The carving on Stela E celebrated K’ak’ Tiliw Chan Yopaat greatest victory, the defeat, capture and beheading of King Uaxaclajuun Ub’aah K’awiil (18 Rabbit) of Copán. For centuries before then Quiriguá had been a vassal state of Copán, so when Cauac Sky defeated 18 Rabbit in 738 A.D., he won his kingdom’s independence. The victory had larger political implications for the power balance of the region. Copán was allied to the Mayan superpower state of Tikal. Historians believe that Cauac Sky’s rebellion was fomented by Calakmul, Tikal’s rival superpower to the north. After Copán’s defeat, Quiriguá controlled the trade of precious stones and other goods on the lower Montagua River, the main trade route linking the Caribbean and Mayan central America.
K’ak’ Tiliw Chan Yopaat ruled from 724 to 785 A.D. In the 37 years between Quiriguá’s independence and the death of the king, he commissioned many of the stelae, zoomorphs, altars, etc. that make the site such a spectacular example of Mayan stonework. He probably got the stonecutters from Copán, in fact, since there is an absence of carved inscriptions in Copán for 20 years after the city’s defeat.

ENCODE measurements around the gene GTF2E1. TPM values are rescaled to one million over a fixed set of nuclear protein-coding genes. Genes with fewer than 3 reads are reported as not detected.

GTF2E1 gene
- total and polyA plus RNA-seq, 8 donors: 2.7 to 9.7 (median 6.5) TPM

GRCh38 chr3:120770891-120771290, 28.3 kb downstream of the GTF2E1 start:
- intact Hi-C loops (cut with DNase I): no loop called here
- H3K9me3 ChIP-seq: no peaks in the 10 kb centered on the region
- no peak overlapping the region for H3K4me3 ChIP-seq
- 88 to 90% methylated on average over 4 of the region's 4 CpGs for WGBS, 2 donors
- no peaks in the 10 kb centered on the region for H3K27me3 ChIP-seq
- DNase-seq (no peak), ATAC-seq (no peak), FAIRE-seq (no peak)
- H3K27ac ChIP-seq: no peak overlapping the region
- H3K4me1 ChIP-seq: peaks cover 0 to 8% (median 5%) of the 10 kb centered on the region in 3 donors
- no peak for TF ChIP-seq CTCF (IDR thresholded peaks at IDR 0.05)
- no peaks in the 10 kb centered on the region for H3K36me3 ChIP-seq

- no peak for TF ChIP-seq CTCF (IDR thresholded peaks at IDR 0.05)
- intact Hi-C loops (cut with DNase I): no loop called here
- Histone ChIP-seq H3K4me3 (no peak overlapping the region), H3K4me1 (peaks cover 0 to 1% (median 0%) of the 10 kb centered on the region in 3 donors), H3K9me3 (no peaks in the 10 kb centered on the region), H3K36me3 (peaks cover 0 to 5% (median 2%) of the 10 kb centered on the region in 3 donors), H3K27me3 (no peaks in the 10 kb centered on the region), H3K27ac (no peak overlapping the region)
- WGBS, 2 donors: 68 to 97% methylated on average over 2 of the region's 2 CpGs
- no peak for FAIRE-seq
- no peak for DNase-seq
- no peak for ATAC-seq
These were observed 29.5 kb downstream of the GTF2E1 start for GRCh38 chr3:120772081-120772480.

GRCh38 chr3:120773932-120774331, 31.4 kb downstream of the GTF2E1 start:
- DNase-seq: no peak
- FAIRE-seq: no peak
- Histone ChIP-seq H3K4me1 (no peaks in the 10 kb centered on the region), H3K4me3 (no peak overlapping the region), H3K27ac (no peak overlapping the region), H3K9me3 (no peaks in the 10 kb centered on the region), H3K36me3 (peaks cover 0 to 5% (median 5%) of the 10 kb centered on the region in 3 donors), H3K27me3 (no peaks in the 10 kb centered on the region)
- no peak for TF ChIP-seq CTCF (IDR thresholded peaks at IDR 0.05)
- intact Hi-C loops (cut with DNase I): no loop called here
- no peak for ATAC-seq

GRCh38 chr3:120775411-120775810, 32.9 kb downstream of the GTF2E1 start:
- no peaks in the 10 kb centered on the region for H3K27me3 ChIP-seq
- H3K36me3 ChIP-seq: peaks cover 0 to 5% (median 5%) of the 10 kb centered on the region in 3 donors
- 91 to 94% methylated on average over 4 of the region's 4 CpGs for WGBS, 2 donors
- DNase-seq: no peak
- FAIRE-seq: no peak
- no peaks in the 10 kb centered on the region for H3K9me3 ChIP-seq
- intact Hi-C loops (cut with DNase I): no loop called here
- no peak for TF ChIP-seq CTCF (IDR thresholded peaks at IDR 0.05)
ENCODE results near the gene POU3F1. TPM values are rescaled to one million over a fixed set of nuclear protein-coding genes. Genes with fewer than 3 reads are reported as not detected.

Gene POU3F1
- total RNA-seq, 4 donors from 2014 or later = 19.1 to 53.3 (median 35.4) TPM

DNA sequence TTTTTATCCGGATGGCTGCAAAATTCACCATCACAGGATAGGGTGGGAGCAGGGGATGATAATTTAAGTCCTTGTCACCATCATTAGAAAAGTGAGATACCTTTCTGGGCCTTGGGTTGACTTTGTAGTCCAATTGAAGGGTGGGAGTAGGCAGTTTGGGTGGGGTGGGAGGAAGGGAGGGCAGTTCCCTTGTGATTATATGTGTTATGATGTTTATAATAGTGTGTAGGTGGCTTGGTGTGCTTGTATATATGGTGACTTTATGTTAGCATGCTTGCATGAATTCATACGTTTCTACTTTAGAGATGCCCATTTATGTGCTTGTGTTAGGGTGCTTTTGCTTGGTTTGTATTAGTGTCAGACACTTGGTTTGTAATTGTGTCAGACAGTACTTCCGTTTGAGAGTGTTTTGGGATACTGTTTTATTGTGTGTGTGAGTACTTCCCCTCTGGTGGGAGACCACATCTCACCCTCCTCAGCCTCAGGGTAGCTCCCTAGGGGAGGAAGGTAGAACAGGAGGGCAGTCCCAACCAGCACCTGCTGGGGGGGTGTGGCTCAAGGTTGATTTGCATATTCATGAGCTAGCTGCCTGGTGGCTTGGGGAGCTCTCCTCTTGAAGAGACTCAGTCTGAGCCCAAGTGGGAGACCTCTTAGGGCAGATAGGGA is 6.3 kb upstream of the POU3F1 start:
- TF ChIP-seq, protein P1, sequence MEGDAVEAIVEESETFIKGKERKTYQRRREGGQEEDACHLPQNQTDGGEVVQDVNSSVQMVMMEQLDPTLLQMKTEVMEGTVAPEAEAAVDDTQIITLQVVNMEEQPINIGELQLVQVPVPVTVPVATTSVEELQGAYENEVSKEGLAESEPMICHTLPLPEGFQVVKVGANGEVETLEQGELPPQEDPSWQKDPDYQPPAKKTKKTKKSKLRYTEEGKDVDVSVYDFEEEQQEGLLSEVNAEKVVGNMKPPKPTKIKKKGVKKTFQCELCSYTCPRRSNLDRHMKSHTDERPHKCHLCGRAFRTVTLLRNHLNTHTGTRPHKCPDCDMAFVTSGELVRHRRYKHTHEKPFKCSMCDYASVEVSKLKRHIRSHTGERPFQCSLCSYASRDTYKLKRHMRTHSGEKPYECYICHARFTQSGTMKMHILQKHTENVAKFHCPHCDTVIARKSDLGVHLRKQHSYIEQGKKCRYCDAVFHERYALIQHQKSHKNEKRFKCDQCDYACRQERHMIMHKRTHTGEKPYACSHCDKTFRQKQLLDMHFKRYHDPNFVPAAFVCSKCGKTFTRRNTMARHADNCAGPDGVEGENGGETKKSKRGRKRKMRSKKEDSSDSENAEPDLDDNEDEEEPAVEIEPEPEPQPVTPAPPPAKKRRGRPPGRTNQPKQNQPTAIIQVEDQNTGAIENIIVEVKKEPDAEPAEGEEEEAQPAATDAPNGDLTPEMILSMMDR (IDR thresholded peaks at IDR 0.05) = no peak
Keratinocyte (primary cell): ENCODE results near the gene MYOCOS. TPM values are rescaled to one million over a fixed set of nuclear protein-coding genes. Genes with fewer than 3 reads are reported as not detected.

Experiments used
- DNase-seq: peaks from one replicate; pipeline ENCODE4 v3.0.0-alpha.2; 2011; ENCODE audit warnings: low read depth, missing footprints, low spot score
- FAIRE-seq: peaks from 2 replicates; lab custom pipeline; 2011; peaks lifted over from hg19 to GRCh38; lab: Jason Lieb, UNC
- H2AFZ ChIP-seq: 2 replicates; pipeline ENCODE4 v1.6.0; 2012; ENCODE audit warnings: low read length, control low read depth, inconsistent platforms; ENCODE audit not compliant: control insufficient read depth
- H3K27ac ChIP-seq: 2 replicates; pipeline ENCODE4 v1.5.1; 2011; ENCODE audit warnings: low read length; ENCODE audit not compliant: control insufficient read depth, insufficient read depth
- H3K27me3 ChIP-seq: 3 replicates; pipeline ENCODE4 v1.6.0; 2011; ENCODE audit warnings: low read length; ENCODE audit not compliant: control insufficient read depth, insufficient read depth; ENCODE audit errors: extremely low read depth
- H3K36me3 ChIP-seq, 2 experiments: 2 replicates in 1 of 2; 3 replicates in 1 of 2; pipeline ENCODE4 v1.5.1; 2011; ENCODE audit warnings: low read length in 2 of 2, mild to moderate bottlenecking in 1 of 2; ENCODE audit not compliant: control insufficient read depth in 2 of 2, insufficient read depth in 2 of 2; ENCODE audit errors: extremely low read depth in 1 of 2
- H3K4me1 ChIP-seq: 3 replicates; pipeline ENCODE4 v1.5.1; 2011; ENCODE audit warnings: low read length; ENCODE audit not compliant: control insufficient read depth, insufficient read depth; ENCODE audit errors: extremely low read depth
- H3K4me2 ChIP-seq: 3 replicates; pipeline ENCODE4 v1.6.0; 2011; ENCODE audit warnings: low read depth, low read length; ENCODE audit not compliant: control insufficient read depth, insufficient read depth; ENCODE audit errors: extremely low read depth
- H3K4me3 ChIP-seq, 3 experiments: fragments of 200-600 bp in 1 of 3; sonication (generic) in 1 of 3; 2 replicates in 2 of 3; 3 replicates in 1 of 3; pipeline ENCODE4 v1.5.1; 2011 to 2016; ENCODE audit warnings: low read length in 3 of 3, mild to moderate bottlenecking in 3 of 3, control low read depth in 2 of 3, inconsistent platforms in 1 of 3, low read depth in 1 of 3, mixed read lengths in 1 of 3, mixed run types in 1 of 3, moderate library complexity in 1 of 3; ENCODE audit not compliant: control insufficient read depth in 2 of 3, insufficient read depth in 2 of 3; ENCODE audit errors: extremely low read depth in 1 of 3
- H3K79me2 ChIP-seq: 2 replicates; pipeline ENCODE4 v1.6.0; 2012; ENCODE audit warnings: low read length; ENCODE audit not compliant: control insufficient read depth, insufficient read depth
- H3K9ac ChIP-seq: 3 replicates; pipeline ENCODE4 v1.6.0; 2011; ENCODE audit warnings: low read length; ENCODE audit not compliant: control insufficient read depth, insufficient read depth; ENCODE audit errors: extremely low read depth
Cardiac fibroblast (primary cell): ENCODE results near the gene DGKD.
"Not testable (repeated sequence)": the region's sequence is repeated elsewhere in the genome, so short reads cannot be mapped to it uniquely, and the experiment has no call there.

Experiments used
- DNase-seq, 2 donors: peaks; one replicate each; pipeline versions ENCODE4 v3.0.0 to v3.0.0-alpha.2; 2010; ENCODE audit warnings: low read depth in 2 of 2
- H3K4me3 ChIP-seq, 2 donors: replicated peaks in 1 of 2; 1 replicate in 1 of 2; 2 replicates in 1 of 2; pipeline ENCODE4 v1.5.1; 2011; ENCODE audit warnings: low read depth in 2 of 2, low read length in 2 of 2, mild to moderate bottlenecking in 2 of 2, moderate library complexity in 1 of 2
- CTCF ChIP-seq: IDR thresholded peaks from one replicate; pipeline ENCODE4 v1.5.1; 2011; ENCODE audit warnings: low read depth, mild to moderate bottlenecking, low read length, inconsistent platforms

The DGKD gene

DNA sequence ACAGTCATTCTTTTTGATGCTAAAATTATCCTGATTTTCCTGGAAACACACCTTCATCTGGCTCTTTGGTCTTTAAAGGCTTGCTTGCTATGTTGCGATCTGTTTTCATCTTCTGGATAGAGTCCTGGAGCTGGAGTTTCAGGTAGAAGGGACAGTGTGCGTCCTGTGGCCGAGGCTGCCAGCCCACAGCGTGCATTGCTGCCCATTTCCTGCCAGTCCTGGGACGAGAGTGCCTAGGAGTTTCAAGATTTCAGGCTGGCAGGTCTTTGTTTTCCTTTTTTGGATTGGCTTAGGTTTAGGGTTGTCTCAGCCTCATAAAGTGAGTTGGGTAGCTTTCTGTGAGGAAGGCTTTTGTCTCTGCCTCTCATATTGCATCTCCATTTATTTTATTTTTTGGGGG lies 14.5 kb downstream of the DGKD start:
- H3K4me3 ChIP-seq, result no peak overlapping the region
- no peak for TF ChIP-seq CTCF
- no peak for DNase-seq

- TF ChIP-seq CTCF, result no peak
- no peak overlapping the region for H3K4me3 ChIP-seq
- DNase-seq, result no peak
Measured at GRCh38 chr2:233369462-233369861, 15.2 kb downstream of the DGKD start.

Catherwood’s drawings of the stelae with their hieroglyphs, zoomorphs, kings and Mayan calendar dates coupled with Stephens’ account of their travels introduced the wider public to Mayan art and architecture when they were published the next year in Incidents of Travel in Central America, Chiapas, and Yucatan. British Diplomat and archaeologist Alfred Percival Maudslay explored Quiriguá on repeated trips in 1881, 1882, 1883 and 1894. He and his team cleared some of the jungle brush to reveal more works and used techniques like making plaster casts of the stone monuments and taking pictures with dry-plate photography (only introduced to the market in 1878). There’s a selection of pictures from Maudslay’s excavations in the Alfred P. Maudslay collection of the Brooklyn Museum. You can also leaf through his pictures, maps and drawings of Quiriguá in volume 2 of Maudslay’s five-volume compendium Biologia Centrali-Americana, or, Contributions to the knowledge of the fauna and flora of Mexico and Central America published in 1889.